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In China, An Open Data Movement is Starting to Take Off

BY Rebecca Chao | Thursday, April 24 2014

Chinese students demanding better Internet. How long till citizens ask for better access to data? (chichiochoi/flickr)

About eight months ago when techPresident first wrote about the state of open data in China, there were only three non-user friendly government open data sites and a smattering of open data enthusiasts who often had to find their own data sources and even create hardware to generate their own data. They were not a formally connected group but rather, individuals who created open data apps out of personal interest. Now, the recently launched Open Data Community is trying to create a multi-disciplinary network of businesses, research institutes, and NGOs interested in open data.

The network announced its launch, and the accompanying website Open Data China on Open Data Day, which fell on February 22 this year. Its goal is to to foster an interest in open data in China through a number of initiatives: offer open data literacy trainings, encourage NGOs and research institutes to release their data, and also teach the general public, journalists and NGOs how to analyze data once it is available. "We also want to become a platform to support data innovation to accelerate projects that are not well supported," Feng Gao tells techPresident. Gao is the Shanghai-based open data ambassador for the Open Knowledge (formerly the Open Knowledge Foundation) China branch, one of the community's founding groups. "It will provide a great space for researchers and NGOs to create [projects] around free information," he says.

Another founding group of the Open Data Community is the Urban Data Party, a Chinese organization that encourages city planners to use open data to improve urban planning. Urban Data Party is planning an event in early May that will include debates about open data and provide a look at what open data looks like at the city level. Other founding groups include the Data Scientist Community, which focuses on big data, statistics and data science; and QingYue IT Engineers for Environment, an NGO that focuses on using data to protect the environment.

How Open Data Got Started in China

The Open Data Community is currently working on three projects, one of which is a comprehensive timeline of open data in China where OFKN China has potentially traced the open data "movement" (if you can call it that) to its beginnings. (Note: some of the information from the timeline is sourced from techPresident's "Hunt for Open Data in China.")

According to the timeline, the Chinese government's first open data website was Shanghai's Internal Data Directory launched some time around September 2011, though the date is not clear. The government does little to publicize the launch of these sites, says Gao. The current data list includes 425 data sets. The Shanghai government later released some data on the Shanghai data portal, launched in December 2012. Beijing's open data site went online in October 2012 with 4,000 datasets to date, followed by that of the National Bureau of Statistics site in September 2013.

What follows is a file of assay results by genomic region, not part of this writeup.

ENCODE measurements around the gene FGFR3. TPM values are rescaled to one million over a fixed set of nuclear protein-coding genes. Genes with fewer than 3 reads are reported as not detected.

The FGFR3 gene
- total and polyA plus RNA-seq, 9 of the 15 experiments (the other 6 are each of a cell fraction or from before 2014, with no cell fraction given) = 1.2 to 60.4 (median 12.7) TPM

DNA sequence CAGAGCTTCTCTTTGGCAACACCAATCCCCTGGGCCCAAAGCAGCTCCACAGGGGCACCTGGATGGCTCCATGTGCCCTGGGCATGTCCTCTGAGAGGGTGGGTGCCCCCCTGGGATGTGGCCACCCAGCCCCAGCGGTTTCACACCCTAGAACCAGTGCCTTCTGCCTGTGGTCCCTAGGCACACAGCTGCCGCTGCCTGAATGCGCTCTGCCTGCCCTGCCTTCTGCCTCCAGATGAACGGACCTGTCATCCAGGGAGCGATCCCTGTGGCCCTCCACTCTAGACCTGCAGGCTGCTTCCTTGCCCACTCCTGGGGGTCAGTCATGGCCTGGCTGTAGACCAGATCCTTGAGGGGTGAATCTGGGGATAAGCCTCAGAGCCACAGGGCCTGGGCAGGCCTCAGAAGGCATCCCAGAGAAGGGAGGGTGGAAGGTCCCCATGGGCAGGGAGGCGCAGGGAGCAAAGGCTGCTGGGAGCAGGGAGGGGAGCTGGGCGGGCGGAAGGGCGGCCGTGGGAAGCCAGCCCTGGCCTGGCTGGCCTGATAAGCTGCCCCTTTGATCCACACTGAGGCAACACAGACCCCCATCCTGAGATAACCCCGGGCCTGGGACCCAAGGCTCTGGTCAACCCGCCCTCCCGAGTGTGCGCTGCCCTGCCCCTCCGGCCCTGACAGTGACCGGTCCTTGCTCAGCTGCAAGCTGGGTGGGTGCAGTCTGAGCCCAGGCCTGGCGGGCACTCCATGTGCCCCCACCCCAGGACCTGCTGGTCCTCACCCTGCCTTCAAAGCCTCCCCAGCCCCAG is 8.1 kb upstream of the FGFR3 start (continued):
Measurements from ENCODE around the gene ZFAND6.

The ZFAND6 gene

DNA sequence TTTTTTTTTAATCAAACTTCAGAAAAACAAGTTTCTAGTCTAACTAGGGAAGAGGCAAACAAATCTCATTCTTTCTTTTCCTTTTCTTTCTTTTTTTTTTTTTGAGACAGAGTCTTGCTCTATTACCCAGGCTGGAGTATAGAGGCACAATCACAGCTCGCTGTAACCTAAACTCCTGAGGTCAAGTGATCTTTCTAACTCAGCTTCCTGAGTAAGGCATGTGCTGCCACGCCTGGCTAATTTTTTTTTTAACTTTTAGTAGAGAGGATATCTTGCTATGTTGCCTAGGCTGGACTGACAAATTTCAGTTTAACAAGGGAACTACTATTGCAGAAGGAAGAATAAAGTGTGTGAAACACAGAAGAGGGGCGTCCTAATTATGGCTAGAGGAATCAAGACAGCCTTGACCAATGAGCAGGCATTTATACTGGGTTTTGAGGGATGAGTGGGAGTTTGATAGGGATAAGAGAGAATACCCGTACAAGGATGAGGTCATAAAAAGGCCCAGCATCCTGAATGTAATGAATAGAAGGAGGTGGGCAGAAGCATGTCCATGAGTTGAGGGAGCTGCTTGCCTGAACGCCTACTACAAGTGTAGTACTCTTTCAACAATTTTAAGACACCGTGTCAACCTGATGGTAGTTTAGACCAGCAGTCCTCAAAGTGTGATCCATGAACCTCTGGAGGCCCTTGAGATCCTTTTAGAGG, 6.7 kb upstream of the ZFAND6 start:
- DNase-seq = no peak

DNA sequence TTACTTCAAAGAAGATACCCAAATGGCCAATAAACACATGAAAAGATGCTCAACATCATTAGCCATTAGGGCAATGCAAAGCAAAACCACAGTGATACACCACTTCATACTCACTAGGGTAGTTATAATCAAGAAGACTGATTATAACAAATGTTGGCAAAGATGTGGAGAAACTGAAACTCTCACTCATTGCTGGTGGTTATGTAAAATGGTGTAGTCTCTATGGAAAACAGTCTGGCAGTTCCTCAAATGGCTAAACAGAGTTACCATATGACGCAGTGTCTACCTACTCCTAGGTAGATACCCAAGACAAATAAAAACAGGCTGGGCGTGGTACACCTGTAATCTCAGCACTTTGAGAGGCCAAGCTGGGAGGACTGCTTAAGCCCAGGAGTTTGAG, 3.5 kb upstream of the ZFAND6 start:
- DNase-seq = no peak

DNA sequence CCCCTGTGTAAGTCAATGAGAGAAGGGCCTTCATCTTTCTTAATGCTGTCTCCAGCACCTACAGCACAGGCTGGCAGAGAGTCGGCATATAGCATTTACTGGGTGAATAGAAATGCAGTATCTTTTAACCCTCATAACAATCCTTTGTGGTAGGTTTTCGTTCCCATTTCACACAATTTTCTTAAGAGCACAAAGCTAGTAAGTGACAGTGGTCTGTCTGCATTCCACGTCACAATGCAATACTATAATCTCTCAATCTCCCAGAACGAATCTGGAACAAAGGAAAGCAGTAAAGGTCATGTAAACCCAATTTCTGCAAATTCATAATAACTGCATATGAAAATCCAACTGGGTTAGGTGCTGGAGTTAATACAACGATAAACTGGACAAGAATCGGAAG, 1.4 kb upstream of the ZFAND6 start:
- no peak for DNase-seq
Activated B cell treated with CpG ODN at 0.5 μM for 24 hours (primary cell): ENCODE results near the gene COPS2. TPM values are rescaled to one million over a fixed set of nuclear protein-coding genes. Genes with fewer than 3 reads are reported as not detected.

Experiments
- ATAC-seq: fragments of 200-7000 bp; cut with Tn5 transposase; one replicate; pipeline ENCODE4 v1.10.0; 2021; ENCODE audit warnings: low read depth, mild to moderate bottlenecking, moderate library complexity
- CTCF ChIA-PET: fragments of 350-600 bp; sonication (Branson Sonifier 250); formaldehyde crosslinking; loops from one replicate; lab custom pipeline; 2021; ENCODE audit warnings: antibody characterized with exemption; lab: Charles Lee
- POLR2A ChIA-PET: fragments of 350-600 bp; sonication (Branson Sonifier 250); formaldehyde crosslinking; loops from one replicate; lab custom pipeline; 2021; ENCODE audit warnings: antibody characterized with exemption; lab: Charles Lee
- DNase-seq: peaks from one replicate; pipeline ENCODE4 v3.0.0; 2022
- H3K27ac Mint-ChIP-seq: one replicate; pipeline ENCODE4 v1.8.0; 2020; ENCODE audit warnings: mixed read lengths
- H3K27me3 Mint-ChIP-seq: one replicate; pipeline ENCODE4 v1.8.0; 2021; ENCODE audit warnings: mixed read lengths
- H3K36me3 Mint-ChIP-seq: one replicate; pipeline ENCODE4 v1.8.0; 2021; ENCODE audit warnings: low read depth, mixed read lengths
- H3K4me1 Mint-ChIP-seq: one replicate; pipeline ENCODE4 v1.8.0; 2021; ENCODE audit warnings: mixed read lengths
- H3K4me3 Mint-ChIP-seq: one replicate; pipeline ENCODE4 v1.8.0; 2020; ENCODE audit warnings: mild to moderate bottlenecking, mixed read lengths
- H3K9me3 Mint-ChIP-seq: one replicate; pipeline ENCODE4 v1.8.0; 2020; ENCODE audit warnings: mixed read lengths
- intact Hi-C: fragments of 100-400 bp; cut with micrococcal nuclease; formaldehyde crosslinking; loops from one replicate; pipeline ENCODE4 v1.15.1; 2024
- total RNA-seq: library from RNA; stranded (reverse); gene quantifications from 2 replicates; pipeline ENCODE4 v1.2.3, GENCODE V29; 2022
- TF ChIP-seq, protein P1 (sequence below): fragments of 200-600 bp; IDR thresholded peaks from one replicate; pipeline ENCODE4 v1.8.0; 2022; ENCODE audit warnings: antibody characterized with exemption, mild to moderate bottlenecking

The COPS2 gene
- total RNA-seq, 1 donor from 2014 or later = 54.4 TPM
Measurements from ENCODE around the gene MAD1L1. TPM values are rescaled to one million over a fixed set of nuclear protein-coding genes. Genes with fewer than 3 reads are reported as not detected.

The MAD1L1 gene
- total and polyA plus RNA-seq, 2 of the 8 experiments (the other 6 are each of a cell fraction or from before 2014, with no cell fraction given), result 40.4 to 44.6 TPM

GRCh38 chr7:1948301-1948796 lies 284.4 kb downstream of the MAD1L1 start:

To get a sense of how fledgling the idea of open data is in China, the first book on open data in the Chinese language, The Big Data Revolution, was published in July 2012 and written by Tu ZiPei, but it is not even about open data in China; it discusses open data in the U.S. to show how much China also needs an open data movement.

Apparently, the book was well received by some government officials like Wang Yang, currently the third-ranked vice premier (there are currently four ranks). Inspired by the book, Wang gave a speech to the Guangdong Finance Department on October 8, 2012, when he was then the Guangdong Committee Secretary, mentioning China's own need for open data -- though Wang used the term "public data," writes Gao in his blog post covering the event. In the speech, available via Forbes in Chinese, Wang says that the U.S. has responded to the development of big data while China has lagged and must catch up since big data is a source of innovation, competition and productivity. Notably absent is any mention of "transparency" as another important by-product of open data; Wang seems more focused on data collection, preservation, maintenance, and analysis rather than on cultivating open data.

Several months later, China held its first ever hackathon using public data called Code for Climate Change, which techPresident previously covered. Liu Yan, the creater of a hackerspace called Xindanwei, meaning 'new work unit,' which is a play on the government work units, had told techPresident at the time, "When I heard about this project I was very excited. This is the first time that the government is providing all this data to the start-up and creative community and is working together with them by providing data sets. Also, top researchers from all over China are providing insights and knowledge. I was super excited because for start-ups, this is really a very important and unique opportunity to be connected to these data sets."

In the fall of 2013, Fudan University in Shanghai held an international meeting on e-governance and hosted a few sessions on open data and open government by a number of government officials and academics. There, a government official, Tang DingChun, the deputy head of Shanghai's Freedom of Information Department, explained the process of creating the Shanghai open data portal. The hurdles Tang pointed out were very much the same bureaucratic hurdles common with most governments trying to release open data: departments who do not want to share data, redundancies, digitizing data and the overall lack of a strong structure for managing and collecting data.